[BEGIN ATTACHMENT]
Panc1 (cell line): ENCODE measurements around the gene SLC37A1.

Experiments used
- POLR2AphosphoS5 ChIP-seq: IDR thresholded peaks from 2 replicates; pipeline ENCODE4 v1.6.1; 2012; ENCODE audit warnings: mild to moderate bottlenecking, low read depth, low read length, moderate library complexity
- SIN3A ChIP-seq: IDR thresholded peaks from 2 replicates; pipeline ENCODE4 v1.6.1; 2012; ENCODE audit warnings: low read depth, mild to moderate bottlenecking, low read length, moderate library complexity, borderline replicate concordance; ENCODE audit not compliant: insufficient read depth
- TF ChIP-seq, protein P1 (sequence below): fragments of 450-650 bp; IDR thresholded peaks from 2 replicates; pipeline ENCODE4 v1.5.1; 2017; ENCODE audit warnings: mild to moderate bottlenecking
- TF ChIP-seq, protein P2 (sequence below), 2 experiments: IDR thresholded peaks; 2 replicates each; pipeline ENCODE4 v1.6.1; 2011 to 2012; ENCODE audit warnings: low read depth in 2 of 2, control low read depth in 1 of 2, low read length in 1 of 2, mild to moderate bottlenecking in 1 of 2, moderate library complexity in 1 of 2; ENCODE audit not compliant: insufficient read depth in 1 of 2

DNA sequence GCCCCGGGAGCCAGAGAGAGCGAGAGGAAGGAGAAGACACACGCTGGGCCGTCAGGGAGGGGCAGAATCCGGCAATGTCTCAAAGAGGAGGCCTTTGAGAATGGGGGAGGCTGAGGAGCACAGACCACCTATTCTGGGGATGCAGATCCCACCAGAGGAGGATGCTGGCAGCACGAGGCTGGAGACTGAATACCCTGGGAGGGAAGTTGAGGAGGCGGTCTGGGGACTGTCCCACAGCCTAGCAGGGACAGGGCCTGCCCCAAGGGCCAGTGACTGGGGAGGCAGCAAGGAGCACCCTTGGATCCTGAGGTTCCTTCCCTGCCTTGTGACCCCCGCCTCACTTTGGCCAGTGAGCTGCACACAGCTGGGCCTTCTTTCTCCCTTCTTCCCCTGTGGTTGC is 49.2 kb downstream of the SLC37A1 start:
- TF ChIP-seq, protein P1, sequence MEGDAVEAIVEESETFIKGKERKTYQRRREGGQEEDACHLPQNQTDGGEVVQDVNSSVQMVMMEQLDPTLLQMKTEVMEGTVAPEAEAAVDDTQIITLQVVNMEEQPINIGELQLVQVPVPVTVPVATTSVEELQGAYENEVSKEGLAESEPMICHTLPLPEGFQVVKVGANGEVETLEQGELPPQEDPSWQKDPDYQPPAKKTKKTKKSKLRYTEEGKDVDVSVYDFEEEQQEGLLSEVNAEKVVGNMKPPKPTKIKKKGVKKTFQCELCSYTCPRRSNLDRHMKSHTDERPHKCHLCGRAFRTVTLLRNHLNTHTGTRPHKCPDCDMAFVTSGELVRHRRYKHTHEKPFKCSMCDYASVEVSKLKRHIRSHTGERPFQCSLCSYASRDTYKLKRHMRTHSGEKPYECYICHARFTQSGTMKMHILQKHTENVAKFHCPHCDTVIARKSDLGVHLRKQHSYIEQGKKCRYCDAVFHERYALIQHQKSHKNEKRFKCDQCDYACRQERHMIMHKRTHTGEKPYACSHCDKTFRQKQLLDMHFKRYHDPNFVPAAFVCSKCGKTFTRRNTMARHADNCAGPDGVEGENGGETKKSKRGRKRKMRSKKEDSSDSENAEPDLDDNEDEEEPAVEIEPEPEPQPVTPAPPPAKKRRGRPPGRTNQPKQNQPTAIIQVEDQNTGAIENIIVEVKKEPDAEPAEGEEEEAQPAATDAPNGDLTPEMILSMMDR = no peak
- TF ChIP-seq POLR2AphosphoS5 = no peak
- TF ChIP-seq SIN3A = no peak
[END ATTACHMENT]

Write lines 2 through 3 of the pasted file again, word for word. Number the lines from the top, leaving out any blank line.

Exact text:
Experiments used
- POLR2AphosphoS5 ChIP-seq: IDR thresholded peaks from 2 replicates; pipeline ENCODE4 v1.6.1; 2012; ENCODE audit warnings: mild to moderate bottlenecking, low read depth, low read length, moderate library complexity